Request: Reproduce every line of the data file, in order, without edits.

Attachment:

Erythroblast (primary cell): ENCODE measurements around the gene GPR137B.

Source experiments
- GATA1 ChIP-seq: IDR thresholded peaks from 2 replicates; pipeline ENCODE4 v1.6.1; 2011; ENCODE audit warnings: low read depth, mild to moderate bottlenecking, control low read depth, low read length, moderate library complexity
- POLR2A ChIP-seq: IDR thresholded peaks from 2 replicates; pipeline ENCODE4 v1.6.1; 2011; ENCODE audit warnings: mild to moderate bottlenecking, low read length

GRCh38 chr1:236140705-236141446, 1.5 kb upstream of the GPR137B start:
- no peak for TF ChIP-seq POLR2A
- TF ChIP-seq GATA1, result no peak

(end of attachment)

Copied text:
Erythroblast (primary cell): ENCODE measurements around the gene GPR137B.

Source experiments
- GATA1 ChIP-seq: IDR thresholded peaks from 2 replicates; pipeline ENCODE4 v1.6.1; 2011; ENCODE audit warnings: low read depth, mild to moderate bottlenecking, control low read depth, low read length, moderate library complexity
- POLR2A ChIP-seq: IDR thresholded peaks from 2 replicates; pipeline ENCODE4 v1.6.1; 2011; ENCODE audit warnings: mild to moderate bottlenecking, low read length

GRCh38 chr1:236140705-236141446, 1.5 kb upstream of the GPR137B start:
- no peak for TF ChIP-seq POLR2A
- TF ChIP-seq GATA1, result no peak